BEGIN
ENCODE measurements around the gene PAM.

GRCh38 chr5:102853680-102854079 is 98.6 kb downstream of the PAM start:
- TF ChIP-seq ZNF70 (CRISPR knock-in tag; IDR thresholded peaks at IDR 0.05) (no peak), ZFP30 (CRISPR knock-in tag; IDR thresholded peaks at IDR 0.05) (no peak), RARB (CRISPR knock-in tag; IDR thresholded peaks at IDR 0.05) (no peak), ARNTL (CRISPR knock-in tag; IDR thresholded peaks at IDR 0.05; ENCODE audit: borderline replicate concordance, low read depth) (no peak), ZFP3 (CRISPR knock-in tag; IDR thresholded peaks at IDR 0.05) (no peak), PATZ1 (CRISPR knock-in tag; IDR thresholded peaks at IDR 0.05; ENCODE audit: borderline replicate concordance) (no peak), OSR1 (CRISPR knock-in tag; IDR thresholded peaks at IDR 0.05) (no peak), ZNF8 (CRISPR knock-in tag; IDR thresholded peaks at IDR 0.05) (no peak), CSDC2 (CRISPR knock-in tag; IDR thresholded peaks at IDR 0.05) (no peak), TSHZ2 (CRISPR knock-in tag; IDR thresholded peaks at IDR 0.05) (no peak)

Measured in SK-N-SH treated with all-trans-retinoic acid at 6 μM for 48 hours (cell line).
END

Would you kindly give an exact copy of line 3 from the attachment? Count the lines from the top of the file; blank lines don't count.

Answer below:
- TF ChIP-seq ZNF70 (CRISPR knock-in tag; IDR thresholded peaks at IDR 0.05) (no peak), ZFP30 (CRISPR knock-in tag; IDR thresholded peaks at IDR 0.05) (no peak), RARB (CRISPR knock-in tag; IDR thresholded peaks at IDR 0.05) (no peak), ARNTL (CRISPR knock-in tag; IDR thresholded peaks at IDR 0.05; ENCODE audit: borderline replicate concordance, low read depth) (no peak), ZFP3 (CRISPR knock-in tag; IDR thresholded peaks at IDR 0.05) (no peak), PATZ1 (CRISPR knock-in tag; IDR thresholded peaks at IDR 0.05; ENCODE audit: borderline replicate concordance) (no peak), OSR1 (CRISPR knock-in tag; IDR thresholded peaks at IDR 0.05) (no peak), ZNF8 (CRISPR knock-in tag; IDR thresholded peaks at IDR 0.05) (no peak), CSDC2 (CRISPR knock-in tag; IDR thresholded peaks at IDR 0.05) (no peak), TSHZ2 (CRISPR knock-in tag; IDR thresholded peaks at IDR 0.05) (no peak)